The mother of singer Whitney Houston has revealed that she had doubted from the start whether Bobby Brown was right for her daughter and believes the star might not have ended up so "deep" into drugs had they not stayed together.
"I do believe her life would have turned out differently," gospel singer and author Cissy Houston said in her book, Remembering Whitney.
"It would have been easier for her to get sober and stay sober. Instead she was with someone who, like her, wanted to party. To me, he never seemed to be a help to her in the way she needed."
Remembering Whitney came out two weeks before of the first anniversary of Houston's death. The 48-year-old singer drowned in a hotel bath in Beverly Hills, California. Authorities said her death was complicated by cocaine use and heart disease.
During a recent telephone interview, Cissy Houston said she has no contact with Brown and did not see any reason to, not even concerning her granddaughter, Bobbi Kristina.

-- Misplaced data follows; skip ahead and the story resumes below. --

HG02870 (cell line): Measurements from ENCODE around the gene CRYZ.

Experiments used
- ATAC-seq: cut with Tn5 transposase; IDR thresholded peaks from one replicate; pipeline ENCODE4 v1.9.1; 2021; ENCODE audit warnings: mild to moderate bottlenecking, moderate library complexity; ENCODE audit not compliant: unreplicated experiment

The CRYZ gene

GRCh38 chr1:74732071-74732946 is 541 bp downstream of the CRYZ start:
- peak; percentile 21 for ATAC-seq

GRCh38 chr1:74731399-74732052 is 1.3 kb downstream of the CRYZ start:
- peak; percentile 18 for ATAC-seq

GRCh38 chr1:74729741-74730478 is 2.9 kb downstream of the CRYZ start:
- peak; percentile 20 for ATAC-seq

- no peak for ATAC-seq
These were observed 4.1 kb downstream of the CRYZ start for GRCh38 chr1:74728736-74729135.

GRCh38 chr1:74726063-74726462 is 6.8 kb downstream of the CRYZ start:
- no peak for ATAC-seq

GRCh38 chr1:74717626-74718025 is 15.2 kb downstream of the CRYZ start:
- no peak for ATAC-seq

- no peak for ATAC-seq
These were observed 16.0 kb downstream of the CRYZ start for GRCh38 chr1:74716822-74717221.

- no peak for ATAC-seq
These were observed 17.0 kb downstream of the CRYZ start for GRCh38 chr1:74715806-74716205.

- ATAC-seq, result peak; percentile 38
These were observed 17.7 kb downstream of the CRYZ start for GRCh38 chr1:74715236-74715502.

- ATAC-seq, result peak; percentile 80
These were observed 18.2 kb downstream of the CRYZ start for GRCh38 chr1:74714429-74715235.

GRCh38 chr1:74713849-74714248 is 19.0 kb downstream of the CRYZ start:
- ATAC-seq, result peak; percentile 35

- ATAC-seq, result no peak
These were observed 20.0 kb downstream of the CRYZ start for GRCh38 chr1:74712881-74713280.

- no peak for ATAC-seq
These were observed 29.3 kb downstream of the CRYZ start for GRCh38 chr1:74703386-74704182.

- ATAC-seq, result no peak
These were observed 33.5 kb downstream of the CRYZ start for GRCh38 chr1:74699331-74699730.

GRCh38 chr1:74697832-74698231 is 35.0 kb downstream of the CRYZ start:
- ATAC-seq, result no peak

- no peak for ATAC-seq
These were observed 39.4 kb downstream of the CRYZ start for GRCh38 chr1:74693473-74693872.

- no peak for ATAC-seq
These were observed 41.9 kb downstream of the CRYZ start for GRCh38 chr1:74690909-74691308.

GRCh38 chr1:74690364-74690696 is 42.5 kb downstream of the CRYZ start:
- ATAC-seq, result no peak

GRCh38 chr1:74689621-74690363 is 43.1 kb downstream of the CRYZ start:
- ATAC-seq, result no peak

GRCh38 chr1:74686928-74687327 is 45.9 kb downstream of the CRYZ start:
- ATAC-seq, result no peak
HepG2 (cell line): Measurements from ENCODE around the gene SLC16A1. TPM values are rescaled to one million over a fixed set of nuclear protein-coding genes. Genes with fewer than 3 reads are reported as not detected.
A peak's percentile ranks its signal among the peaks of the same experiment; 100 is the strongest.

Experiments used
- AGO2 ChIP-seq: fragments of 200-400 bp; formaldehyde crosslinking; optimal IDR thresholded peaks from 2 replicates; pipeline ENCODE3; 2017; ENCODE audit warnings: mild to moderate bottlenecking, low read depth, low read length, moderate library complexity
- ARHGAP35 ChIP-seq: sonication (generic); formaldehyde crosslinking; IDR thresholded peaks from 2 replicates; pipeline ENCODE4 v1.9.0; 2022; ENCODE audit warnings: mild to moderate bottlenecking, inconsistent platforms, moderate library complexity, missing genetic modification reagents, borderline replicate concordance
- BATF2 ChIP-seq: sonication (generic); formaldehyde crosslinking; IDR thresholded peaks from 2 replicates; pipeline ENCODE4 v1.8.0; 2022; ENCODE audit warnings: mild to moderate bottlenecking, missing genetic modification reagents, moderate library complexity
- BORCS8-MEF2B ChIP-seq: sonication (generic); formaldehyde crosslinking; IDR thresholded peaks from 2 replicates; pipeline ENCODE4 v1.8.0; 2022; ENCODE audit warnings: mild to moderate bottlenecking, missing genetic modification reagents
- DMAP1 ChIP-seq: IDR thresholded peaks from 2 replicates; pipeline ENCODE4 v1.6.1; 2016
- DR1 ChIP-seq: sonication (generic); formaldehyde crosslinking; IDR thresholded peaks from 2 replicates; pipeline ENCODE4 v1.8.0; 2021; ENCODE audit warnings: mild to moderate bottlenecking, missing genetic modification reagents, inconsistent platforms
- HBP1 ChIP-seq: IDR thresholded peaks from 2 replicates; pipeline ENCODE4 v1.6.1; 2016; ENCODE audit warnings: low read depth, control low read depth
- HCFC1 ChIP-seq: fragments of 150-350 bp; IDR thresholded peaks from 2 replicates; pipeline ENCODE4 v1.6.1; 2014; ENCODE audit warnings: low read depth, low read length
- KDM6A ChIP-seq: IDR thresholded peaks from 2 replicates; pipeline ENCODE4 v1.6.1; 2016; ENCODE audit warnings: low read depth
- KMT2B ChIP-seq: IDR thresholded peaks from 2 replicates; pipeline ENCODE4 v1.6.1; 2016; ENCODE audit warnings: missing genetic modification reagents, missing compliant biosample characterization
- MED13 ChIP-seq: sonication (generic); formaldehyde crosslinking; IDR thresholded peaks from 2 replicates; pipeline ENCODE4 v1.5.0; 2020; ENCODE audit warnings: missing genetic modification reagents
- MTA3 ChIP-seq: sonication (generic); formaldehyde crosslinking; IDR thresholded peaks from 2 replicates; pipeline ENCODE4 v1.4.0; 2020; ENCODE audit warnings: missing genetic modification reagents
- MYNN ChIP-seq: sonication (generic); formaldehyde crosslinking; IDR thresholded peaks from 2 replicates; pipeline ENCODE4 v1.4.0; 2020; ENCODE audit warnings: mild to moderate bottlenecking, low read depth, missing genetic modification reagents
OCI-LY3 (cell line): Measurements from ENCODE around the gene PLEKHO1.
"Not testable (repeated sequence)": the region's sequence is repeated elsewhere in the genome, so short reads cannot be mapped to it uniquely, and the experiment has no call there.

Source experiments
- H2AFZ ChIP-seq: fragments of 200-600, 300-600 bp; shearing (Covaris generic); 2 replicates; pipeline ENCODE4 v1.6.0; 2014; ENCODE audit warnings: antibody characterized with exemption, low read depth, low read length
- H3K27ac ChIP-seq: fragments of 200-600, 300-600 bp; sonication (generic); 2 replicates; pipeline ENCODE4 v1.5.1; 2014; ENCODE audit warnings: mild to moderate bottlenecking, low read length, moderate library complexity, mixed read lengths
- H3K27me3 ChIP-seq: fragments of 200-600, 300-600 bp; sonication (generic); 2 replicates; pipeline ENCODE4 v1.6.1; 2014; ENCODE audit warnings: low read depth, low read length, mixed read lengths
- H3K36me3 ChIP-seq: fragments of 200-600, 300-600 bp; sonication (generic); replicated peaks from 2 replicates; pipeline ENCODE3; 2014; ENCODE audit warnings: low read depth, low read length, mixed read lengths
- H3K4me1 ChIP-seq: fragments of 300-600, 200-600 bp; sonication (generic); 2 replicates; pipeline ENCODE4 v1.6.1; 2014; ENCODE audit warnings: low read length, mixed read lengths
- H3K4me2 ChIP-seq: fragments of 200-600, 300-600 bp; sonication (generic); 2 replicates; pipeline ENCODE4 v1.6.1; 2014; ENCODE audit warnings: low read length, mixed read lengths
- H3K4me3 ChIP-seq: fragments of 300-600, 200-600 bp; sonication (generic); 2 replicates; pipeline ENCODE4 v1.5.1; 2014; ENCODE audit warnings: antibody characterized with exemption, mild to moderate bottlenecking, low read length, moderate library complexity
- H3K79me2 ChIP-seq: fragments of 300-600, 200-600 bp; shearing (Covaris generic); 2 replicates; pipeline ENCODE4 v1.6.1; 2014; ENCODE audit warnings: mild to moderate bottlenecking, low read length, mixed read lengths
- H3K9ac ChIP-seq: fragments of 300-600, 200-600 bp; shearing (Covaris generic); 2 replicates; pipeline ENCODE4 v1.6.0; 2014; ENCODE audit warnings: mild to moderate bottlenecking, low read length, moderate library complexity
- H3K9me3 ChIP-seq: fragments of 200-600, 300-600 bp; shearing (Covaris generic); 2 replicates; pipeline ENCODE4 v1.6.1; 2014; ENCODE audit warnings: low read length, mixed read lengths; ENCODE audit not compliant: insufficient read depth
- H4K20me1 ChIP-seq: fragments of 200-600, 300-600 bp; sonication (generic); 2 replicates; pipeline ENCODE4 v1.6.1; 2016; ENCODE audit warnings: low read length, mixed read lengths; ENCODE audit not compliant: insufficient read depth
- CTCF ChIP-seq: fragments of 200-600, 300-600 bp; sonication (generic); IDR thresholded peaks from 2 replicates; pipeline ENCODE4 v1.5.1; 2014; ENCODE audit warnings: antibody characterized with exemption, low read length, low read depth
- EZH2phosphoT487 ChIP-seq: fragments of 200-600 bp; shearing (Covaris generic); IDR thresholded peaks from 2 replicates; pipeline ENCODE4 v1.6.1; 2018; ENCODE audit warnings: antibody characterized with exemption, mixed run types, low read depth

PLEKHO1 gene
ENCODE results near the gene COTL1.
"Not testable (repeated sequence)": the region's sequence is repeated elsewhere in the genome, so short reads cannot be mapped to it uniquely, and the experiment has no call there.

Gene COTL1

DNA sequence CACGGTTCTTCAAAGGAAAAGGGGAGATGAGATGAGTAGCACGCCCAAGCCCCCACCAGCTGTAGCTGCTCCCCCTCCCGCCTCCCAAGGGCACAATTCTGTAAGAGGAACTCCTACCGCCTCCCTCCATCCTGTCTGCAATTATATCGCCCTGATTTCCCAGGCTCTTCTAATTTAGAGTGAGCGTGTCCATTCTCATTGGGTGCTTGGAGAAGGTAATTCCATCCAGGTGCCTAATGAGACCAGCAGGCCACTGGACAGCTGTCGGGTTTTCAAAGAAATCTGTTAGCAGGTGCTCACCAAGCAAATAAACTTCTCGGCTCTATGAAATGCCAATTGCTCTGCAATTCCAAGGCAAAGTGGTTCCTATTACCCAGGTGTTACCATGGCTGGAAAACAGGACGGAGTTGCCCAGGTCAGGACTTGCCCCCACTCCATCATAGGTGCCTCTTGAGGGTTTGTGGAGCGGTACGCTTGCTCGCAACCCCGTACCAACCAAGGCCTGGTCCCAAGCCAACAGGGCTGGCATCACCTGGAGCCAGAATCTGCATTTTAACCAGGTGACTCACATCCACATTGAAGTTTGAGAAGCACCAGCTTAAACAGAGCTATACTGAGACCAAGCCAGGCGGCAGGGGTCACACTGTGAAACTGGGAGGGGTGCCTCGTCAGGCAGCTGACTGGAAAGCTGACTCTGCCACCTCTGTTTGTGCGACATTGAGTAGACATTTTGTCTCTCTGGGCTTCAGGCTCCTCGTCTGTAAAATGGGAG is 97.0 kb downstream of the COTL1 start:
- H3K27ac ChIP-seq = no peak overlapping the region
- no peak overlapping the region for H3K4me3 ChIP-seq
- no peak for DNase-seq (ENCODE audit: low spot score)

She reaffirmed her comments in the book that Whitney would have been better off without him. "How would you like it if he had anything to do with your daughter?" she said.
A request to Brown's publicist for comment was not immediately returned.
Cissy Houston said she wanted the book published so the world would not believe the worst about her daughter. Ms Houston, herself an accomplished soul and gospel singer who has performed with Elvis Presley and Aretha Franklin, describes Whitney as a transcendent talent and vivacious and generous person known affectionately by her childhood nickname, "Nippy".
But she acknowledges in the book that her daughter could be "mean" and "difficult" and questions at times how well she knew her.
"In my darkest moments, I wonder whether Nippy loved me," she writes. "She always told me she did. But you know, she didn't call me much. She didn't come see me as much as I hoped she would." But, "almost always", Whitney was "the sweetest, most loving person in the room".